Once you have established this important relationship, there are many more follow-up questions to ask, some of which are listed below:

    Because the liquid handling robot will last a long time, to what extent will its adaptability to (1) integrate attachments, including those that may not yet be available, and/or are from market competitors, and (2) build capability upon itself via modular scaling and customization, impact your future planned experimental workflows?

    What safety and security features are included in the instrument design, and in the specific custom package, both in terms of data storage and auditing, and user safety via robot haptics and movement detection?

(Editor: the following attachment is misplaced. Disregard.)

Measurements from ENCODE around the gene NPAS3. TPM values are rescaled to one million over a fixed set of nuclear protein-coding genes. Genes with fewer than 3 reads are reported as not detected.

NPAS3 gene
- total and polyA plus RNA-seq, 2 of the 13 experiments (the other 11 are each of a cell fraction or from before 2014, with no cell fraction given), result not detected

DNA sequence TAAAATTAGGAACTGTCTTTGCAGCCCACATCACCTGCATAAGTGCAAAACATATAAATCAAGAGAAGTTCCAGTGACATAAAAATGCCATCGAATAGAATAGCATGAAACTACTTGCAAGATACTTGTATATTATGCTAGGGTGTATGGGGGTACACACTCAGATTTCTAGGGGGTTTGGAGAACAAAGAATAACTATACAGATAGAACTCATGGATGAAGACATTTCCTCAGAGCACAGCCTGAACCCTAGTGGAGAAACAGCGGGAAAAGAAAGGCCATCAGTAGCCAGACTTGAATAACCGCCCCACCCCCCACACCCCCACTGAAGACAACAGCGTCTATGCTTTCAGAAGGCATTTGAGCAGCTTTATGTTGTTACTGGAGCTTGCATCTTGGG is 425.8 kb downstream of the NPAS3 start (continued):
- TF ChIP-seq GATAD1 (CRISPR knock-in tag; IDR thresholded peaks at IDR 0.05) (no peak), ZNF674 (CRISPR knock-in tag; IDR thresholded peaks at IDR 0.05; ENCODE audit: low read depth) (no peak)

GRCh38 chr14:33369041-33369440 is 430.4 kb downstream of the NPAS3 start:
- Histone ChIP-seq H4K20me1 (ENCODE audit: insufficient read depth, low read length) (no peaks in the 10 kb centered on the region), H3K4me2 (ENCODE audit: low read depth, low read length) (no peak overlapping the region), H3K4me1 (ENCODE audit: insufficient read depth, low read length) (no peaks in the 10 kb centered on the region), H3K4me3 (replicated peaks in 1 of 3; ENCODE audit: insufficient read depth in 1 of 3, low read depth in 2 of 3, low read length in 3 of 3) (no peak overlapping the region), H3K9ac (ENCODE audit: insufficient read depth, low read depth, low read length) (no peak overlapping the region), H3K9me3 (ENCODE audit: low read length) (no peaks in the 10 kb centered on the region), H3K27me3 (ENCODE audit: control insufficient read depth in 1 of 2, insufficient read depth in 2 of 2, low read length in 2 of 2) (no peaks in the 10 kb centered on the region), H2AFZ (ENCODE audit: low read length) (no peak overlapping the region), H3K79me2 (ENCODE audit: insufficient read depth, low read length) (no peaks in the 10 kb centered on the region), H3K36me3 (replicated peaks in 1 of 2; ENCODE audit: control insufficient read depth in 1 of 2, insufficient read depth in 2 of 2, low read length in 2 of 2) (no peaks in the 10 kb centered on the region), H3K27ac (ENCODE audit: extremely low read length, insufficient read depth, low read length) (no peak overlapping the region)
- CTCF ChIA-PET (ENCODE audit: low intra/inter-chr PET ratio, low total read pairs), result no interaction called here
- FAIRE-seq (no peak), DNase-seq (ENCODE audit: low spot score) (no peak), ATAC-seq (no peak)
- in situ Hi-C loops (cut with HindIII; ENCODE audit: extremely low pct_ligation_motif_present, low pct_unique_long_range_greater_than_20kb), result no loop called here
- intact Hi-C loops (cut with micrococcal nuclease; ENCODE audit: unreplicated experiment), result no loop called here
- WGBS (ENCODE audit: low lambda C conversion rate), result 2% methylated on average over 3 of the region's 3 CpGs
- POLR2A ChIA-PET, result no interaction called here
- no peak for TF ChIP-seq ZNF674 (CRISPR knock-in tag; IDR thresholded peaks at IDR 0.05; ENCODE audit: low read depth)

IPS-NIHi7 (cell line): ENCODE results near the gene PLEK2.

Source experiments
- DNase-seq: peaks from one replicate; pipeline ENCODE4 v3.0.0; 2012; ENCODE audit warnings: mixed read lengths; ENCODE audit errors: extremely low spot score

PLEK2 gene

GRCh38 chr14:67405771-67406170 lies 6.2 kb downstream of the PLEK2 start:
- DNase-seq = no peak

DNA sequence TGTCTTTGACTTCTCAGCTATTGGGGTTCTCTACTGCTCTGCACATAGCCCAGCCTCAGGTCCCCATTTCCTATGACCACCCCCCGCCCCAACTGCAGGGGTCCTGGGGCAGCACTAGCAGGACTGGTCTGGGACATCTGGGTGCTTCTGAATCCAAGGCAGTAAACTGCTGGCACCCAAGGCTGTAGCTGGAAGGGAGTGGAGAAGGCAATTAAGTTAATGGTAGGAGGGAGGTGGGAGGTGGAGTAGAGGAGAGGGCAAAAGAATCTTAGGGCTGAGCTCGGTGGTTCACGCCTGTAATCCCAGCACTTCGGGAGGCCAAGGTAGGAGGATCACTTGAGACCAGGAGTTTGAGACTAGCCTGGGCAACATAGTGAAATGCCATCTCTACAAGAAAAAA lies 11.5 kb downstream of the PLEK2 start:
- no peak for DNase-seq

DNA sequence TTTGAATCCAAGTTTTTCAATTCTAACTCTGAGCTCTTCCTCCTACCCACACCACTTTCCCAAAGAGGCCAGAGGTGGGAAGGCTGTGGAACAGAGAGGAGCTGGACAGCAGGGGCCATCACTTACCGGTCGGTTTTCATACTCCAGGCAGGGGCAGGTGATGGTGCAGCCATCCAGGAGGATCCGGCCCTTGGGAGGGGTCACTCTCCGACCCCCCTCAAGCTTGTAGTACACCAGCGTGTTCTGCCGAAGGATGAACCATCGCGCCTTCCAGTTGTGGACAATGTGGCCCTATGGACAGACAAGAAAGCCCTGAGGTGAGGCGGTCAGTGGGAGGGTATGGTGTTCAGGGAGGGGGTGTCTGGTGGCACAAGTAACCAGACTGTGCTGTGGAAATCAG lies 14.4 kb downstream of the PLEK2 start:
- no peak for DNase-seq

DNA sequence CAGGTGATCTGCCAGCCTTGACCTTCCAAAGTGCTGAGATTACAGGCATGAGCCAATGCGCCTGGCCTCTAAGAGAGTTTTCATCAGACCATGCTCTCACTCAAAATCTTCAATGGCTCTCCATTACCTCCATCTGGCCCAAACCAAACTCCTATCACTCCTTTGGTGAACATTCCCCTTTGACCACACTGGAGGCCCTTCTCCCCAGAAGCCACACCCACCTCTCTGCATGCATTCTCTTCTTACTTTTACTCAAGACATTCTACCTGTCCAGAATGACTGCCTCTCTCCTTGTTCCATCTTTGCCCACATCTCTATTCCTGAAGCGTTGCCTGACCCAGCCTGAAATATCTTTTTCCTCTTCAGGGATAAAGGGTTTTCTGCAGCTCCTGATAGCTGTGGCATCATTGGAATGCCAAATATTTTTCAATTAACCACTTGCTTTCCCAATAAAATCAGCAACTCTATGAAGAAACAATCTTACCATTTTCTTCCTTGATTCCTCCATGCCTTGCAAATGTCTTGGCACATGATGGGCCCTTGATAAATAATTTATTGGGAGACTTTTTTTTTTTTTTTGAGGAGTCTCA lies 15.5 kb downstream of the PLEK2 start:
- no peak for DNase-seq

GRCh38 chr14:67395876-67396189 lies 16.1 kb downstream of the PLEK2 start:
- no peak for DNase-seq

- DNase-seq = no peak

How intuitive and user-friendly is the system, from the liquid handling robot itself to the deck layout, and by extension how easy is it to change volumes, sample numbers, and the spatial outlay of samples within their destination plates and wells?

    To extend the theme of user-friendliness: 

    -    How straightforward is user training on hardware and software, from the standpoint of programming at the front end, and analysis at the back end?

    -    What specific elements in the available software packages drive user-friendliness? For instance, does it run analogously to MS Office apps, with copy, paste, and save functions? If needed or desired, can the user override the robot controls and command a mouse and keyboard? And finally, are the Help pages actually helpful? 

If you are satisfied with your client-vendor relationship, can answer these questions, and confidently foresee your future uses and needs, then you are probably ready to purchase a liquid handling system and step into a new world of automated consistency and reliability.